The present study is a correlational field study because the purpose of this study is to ascertain the nature of relationship between Anasakti and adjustment. Anasakti, the concept of Bhagavad Gita, refers to an intense though disinterested action, performed with a spirit of passion, without nurturing concerns regarding success or failure, loss or gain, likes or dislikes. The present study is conducted on 291 Hindu graduate adults in the age range of 45–65 years. Incidental-cum-purposive sampling technique is used for data (...) collection. A positive correlation is found between Anasakti and adjustment. The study reveals that if Anasakti increases then adjustment level also increases. (shrink)
This paper presents a human–robot interaction framework where a robot can infer implicit affective cues of a human and respond to them appropriately. Affective cues are inferred by the robot in real-time from physiological signals. A robot-based basketball game is designed where a robotic “coach” monitors the human participant’s anxiety to dynamically reconfigure game parameters to allow skill improvement while maintaining desired anxiety levels. The results of the above-mentioned anxiety-based sessions are compared with performance-based sessions where in the latter sessions, (...) the game is adapted only according to the player’s performance. It was observed that 79% of the participants showed lower anxiety during anxiety-based session than in the performance-based session, 64% showed a greater improvement in performance after the anxiety-based session and 71% of the participants reported greater overall satisfaction during the anxiety-based sessions. This is the first time, to our knowledge, that the impact of real-time affective communication between a robot and a human has been demonstrated experimentally. (shrink)
Student support services are the cardinal features of the Open and Distance Learning System. In India, the Indira Gandhi National Open University, 13 state open universities and over 200 Distance Education Institutes attached to conventional universities and private/autonomous institutes offering programmes through the distance mode have all created adequate provisions for learner support services and the systems, rules, regulations and norms have been put in place. However, it is significant that a learner in the ODL system remains away from the (...) teacher and the peer group. Thus, the learner feels isolated and needs the empathy of all the functionaries concerned. It has been our experience at IGNOU that more often than not the functionaries fail to realize the value of a learner and the learner fails to understand the value attributed to him by the ODL system. Without such realization the rules and regulations lose their significance. Hence, inculcation of values is of paramount importance in the functioning of the ODL system. In this article we have discussed about ‘inculcation of values’ among the ‘learners’ as well as the ‘functionaries’ for developing ‘best practices’ in learner support services in the ODL system. The inputs are based primarily on direct experiences of the authors. (shrink)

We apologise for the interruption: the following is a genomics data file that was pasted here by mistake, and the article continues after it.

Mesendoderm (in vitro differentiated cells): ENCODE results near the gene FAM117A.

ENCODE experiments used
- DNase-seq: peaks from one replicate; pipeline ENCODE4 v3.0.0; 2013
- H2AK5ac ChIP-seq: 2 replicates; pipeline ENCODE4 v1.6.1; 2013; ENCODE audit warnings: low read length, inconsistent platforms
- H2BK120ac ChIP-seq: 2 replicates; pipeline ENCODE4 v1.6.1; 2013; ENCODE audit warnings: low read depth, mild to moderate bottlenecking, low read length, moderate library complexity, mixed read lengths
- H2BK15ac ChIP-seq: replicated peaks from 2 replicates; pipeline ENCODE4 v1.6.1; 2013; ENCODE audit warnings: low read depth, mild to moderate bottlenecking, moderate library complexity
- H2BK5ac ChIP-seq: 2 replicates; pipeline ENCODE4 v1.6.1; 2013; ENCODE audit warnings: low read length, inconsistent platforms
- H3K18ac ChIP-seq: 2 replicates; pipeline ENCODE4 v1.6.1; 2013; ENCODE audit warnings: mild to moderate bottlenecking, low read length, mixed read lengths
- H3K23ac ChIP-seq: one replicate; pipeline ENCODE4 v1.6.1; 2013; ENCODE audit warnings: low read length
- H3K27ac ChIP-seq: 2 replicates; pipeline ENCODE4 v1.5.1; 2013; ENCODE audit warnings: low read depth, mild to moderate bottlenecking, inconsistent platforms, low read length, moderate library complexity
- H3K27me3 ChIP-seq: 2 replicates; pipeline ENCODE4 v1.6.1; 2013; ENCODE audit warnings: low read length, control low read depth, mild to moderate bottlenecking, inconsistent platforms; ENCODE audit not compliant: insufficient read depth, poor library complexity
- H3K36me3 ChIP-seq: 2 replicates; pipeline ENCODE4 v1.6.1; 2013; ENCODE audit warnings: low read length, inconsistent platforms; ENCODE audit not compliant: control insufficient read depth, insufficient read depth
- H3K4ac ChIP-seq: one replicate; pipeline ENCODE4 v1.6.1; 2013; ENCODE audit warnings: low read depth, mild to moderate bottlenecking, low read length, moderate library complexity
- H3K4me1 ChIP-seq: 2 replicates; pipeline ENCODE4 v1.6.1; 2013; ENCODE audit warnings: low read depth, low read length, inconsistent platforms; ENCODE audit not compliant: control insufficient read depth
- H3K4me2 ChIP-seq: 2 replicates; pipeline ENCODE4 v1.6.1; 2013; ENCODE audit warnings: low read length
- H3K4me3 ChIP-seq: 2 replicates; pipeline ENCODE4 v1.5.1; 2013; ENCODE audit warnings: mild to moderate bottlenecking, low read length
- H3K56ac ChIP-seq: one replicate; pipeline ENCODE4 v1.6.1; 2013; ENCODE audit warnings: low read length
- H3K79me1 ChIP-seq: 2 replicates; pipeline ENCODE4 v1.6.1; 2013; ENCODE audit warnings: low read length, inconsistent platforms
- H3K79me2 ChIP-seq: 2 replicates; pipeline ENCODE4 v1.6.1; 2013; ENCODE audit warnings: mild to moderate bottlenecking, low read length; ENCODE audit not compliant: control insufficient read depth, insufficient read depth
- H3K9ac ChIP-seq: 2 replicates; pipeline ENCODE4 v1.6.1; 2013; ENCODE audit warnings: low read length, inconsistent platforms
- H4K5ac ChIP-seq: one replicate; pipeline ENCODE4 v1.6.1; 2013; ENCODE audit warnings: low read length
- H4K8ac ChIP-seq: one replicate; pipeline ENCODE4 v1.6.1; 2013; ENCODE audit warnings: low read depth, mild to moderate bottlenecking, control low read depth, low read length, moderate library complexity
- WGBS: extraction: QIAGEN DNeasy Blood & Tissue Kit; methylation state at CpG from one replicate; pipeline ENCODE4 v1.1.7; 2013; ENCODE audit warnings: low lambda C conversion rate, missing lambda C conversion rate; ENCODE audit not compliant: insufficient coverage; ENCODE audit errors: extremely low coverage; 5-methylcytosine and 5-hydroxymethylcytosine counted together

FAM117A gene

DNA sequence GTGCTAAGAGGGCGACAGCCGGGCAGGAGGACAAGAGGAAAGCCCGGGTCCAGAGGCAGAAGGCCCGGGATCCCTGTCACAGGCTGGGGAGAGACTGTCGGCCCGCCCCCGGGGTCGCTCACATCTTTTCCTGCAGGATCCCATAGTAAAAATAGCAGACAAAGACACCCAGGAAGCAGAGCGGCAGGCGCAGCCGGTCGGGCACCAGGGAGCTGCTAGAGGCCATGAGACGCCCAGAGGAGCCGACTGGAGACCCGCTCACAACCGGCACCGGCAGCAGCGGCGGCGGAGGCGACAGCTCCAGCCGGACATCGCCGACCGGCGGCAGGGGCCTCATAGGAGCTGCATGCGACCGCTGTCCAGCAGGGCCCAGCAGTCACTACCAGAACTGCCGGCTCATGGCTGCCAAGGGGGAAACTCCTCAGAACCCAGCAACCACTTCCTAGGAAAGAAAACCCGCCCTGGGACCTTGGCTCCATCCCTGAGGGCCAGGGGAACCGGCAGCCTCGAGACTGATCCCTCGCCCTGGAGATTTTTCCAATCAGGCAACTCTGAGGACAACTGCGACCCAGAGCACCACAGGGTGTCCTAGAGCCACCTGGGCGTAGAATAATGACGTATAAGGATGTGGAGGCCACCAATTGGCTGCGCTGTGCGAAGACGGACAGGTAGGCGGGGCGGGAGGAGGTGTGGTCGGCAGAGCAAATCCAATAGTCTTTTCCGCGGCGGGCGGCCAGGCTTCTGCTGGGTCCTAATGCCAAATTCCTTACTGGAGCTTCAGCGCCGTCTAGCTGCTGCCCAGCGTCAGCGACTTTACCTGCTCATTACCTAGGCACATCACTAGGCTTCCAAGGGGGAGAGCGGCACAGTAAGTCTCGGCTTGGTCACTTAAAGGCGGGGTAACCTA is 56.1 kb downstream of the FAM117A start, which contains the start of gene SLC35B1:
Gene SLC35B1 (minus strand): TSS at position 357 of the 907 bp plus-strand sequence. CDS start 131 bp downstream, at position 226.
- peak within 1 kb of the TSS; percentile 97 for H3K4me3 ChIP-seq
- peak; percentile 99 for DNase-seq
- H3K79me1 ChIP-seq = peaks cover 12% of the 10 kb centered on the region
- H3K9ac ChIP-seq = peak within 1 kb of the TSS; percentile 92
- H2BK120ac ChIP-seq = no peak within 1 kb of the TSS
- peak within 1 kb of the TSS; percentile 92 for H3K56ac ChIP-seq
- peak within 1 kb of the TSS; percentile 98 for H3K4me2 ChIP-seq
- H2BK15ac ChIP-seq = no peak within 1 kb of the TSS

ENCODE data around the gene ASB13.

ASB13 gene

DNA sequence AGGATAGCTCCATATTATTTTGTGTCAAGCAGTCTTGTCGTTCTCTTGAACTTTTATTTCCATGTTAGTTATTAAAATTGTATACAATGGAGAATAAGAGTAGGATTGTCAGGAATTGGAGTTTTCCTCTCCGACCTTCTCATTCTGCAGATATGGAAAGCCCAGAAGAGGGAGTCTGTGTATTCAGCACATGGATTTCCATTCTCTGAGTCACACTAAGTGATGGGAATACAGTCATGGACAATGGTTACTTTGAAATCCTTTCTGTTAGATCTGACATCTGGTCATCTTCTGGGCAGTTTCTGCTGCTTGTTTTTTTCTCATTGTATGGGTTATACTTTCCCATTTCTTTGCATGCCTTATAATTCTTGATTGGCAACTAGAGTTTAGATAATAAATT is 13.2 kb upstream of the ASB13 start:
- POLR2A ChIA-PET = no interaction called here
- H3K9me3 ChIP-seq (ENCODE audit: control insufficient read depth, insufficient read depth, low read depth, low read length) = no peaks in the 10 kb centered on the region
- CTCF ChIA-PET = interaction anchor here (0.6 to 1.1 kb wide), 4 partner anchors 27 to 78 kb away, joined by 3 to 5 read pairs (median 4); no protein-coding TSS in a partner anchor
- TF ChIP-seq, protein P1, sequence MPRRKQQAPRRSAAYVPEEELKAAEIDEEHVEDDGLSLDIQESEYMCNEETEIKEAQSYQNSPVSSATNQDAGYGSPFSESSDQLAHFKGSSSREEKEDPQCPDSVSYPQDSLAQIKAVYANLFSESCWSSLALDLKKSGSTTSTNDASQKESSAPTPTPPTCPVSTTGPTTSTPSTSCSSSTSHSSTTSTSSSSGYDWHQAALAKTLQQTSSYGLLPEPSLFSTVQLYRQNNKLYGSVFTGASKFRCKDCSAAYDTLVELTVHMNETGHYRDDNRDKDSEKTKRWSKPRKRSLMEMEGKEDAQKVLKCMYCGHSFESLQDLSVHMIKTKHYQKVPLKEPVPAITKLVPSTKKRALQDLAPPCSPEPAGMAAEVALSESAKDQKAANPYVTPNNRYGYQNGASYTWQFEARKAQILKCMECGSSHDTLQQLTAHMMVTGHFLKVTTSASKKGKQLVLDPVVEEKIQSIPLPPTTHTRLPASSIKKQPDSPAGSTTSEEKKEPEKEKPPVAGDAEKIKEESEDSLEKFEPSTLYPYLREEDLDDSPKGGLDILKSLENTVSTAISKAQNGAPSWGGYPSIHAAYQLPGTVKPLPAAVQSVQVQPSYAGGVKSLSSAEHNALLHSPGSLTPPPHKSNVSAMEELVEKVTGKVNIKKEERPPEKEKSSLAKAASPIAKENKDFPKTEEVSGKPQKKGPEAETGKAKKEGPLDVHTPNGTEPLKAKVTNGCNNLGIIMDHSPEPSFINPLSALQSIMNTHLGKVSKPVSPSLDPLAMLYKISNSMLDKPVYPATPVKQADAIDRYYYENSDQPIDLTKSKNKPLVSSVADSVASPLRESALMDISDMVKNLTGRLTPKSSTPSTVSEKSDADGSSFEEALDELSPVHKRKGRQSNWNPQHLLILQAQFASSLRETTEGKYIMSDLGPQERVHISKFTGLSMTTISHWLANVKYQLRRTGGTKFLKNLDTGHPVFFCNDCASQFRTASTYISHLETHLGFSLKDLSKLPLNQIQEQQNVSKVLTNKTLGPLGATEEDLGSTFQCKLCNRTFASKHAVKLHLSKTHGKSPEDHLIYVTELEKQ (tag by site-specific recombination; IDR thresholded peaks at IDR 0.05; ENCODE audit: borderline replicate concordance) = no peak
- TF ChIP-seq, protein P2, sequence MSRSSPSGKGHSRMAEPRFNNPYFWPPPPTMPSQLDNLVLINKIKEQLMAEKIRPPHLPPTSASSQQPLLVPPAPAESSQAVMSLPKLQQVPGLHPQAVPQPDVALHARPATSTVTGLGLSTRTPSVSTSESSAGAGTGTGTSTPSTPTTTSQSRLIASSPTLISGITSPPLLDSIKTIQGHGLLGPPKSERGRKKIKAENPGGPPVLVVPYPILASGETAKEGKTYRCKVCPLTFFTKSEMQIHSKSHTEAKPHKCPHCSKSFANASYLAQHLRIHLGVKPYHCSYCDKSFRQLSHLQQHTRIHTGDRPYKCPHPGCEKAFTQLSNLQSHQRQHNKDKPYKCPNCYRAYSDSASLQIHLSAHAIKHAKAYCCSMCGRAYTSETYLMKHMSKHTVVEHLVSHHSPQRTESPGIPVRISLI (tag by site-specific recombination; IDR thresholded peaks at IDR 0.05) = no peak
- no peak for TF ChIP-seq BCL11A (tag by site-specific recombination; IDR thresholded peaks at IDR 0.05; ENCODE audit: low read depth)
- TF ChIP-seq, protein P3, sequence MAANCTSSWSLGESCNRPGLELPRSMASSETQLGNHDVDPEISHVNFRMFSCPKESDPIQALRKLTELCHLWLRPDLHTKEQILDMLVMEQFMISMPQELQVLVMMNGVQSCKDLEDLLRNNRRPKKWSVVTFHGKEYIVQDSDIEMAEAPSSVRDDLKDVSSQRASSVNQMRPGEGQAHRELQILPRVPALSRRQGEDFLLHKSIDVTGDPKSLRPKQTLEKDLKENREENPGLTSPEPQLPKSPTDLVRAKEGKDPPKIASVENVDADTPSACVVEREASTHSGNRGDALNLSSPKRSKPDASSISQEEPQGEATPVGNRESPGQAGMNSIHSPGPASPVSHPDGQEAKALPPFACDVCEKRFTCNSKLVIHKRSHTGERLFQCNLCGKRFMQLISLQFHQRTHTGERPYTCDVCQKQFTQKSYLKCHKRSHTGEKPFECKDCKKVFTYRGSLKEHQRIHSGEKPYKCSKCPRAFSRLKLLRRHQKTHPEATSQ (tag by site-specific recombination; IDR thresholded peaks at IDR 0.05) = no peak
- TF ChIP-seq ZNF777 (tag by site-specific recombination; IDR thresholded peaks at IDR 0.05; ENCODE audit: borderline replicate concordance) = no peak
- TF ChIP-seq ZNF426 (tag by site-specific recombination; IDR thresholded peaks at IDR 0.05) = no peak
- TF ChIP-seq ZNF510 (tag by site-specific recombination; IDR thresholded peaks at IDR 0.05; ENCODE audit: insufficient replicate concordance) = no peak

Stone, J. Thoughts on supposed "Death of law".--Krishna Iyer, V. R. Jurisprudence and jurisconscience.--Sharma, G. S. Law and social change in India.--Sharma, S. D. The concept of justice in Manu.--Chand, H. Legal values for a developing country.--Ramarao, T. S. The new international law relating to the rights and duties of States.--Sinha, B. S. Custom and customary law in Indian jurisprudence.--Mazumdar, D. L. Techno-economic structure of our industrial society.--Subrahamanian, N. Law and social change.
Most writers on resource management presume that local populations, if they act in their self-interest, seldom conserve or protect natural resources without external intervention or privatization. Using the example of forest management by villagers in the Indian Himalayas, this paper argues that rural populations can often use resources sustainably and successfully, even under assumptions of self-interested rationality. Under a set of specified social and environmental conditions, conditions that prevail in large areas of the Himalayas and may also exist in other (...) mountain regions, community institutions are more efficient in managing resources than either private individuals or the central government. In advancing this argument, the paper undermines the often dogmatic belief in the universal superiority of private forms of ownership and management. (shrink)